I asked Shannon if I could write my post about writing in rhyme, because that’s what I typically write.  She said the topic was fine, but reminded meIMG_5633 I was writing for middle grade and YA novelists as well as picture book authors. So, for this post, I will focus on rhythm aspect only – I’ll save the rhyme for another time (sorry, my brain is wired for rhyme).

While I have no formal training in this area – PLEASE DON’T STOP READING – I do have decades of experience writing and critiquing in both rhyme and prose.  So, the tips I’m sharing here are based on my personal experiences and a little research.  Everything you read on the Internet is true – right?

Here we go . . .

When I first began doing critiques, I limited myself to rhyming stories because that’s where I had some expertise and could offer helpful feedback.  When one of my critique partners submitted a story in prose – I froze! (Sorry again!)  I didn’t feel qualified to comment on it, but I had to do it.  To my surprise, I discovered there’s a rhythm to prose!  Who’da thunk?  It’s not a patterned rhythm, as with rhyming, but there is still a rhythm.

Whether you’re writing a picture book, YA novel or chapter book, rhythm is important.  To me, rhythmic writing makes a story interesting and easy to read.  It also creates mood and the rhythm in dialogue helps distinguish one character from another. You don’t want the same rhythm in every sentence, but you do want every sentence to have a rhythm that works.

So, how can you improve the rhythm in your story?  Whether you’re writing in rhyme or in prose, you should read your work aloud or have someone unfamiliar with your manuscript read it aloud.  Listen carefully for words, phrases or sentences the reader stumbles over or that “catch your ear”.  Often, it’s the rhythm that needs tweaking.

Here are some simple things you can do to get started:

~ Replace a word to add or reduce beats, e.g.,

It was the grandest of times, it was the worst of times

It was the best of times, it was the worst of times

~ Use alliteration – the change makes it easier and more pleasant to read, e.g.,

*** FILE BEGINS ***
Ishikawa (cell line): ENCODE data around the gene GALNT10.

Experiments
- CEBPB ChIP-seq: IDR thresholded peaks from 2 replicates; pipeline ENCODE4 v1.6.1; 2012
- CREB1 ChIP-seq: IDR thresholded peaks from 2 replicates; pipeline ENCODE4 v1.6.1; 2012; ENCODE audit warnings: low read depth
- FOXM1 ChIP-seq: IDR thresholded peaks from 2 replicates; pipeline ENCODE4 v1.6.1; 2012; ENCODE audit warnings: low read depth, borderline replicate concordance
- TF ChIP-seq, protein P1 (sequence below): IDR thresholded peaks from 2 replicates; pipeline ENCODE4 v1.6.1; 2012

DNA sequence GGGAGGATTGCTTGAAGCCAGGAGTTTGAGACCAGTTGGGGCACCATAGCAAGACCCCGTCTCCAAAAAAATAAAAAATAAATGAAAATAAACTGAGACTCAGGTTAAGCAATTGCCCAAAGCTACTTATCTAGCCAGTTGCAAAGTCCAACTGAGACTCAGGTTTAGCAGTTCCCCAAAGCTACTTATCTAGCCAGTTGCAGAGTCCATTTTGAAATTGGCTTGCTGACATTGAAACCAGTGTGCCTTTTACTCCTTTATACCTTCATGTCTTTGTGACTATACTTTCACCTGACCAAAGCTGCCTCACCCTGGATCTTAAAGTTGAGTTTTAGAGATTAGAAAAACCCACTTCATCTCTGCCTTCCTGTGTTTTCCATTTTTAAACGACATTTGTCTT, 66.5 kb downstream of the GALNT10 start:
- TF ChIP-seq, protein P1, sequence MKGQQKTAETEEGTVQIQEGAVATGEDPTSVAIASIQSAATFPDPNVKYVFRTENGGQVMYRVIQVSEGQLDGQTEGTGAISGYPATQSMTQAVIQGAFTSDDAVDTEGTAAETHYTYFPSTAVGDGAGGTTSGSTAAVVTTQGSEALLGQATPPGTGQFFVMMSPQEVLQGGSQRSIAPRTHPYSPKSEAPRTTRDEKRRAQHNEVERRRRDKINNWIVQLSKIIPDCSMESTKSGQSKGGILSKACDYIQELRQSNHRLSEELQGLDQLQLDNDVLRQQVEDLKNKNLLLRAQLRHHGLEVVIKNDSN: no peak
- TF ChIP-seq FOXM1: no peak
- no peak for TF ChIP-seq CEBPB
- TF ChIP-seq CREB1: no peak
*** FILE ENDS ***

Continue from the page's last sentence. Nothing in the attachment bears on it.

Lilly’s red cloth purse

Lilly’s purple plastic purse

~ Change the word order, e.g.,

Frankly, I don’t give a damn, my dear!

Frankly, my dear, I don’t give a damn!

~ Change the punctuation, e.g.,

Using a dash, instead of a comma will create a more dramatic

pause, without changing a single word.

Using a dash, instead of a comma will create a more dramatic

pause – without changing a single word.

Here’s another example.  It changes the meaning, more than rhythm, but I think it’s funny (and I’m kind of proud of myself) so I’m including it:

Call me Ishmael

Call me, Ishmael

~ Use the “rule of three” (things sound better in groups of three), e.g.,

He huffed and blew the house down.

He huffed and puffed and blew the house down.

~ Break up dialogue, e.g.,

“Cool name, but you’ll always be Ickle Diddykins to me,” said Harry.

“Cool name,” said Harry, “but you’ll always be Ickle Diddykins to me.”

One thing I love about writing, about writing, (that was fun!) is I always learn something!  In preparing this post, I came across a list of 50 rhetorical devices, most of which I had never heard of – or at least I never knew they had names.  I know I’ll be returning to this page often.  So I thought I would share it with you:


Prompt #16:  Pick out two or three sentences from your current work in progress and TRY incorporating a rhythm element.  Perhaps adding a dramatic pause with a dash will work.  Or use alliteration.  Maybe change the order of the words.  Initially trying one of these devices may go completely against your instincts but try it anyway.  Then, read it aloud, and/or ask someone to read it aloud, while you focus on the rhythm.  Did it work for you?  If not, make changes to improve the rhythm and read it aloud again.  Perhaps something will stick and make your WIP even better!


blogger bio iconA Bit About Lori

Lori’s a rhyme-loving, word play seeking ways earned her the grand prize in Cheerios Spoonful of Stories New Author Contest in 2008.  The wonderful process of publication followed and Lori’s debut book 1 Zany Zoo (Simon & Schuster) came out in 2010.  This May her newest book Cock-a-Doodle Oops! (Creston Books) hits the shelves.

When Lori isn’t writing she works as a teacher for deaf and hard-of-hearing students. To learn more about Lori click here.


1 zany zoo cock - a- dooodle

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